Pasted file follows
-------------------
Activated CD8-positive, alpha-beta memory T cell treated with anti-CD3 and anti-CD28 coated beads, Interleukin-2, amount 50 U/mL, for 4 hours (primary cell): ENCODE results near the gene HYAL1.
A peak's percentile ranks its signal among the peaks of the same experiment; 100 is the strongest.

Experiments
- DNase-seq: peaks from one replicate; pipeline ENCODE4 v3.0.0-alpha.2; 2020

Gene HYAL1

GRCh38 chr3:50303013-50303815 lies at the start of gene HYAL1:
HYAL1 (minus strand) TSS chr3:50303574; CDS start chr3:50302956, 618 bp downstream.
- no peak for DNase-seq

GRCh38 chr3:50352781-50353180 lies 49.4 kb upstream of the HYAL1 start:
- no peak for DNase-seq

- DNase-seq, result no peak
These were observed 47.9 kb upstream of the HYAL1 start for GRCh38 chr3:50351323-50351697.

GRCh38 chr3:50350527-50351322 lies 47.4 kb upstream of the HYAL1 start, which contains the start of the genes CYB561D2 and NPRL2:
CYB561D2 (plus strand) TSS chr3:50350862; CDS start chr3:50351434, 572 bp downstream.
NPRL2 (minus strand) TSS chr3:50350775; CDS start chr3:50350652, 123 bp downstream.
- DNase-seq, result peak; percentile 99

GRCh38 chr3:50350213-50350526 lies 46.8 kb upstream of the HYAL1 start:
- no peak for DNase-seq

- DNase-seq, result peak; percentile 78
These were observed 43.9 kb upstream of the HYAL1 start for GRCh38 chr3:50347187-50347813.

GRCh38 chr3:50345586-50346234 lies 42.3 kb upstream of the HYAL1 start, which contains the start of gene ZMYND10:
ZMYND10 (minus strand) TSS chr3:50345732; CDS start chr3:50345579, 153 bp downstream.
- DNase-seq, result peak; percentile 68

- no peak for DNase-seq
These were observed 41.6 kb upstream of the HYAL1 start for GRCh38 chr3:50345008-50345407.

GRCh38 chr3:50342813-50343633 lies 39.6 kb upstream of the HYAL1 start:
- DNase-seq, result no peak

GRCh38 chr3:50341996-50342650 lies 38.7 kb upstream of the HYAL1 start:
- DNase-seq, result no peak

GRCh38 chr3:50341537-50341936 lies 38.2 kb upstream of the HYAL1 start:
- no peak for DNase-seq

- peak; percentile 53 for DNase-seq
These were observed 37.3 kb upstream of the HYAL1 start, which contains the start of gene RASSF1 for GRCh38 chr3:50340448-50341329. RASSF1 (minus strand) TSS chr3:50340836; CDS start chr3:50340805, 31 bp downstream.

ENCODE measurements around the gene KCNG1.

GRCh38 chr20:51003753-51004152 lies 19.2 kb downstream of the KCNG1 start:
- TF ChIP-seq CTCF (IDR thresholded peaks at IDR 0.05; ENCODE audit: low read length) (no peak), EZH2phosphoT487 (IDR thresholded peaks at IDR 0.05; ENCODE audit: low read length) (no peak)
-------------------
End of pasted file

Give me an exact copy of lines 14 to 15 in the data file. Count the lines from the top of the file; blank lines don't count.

CYB561D2 (plus strand) TSS chr3:50350862; CDS start chr3:50351434, 572 bp downstream.
NPRL2 (minus strand) TSS chr3:50350775; CDS start chr3:50350652, 123 bp downstream.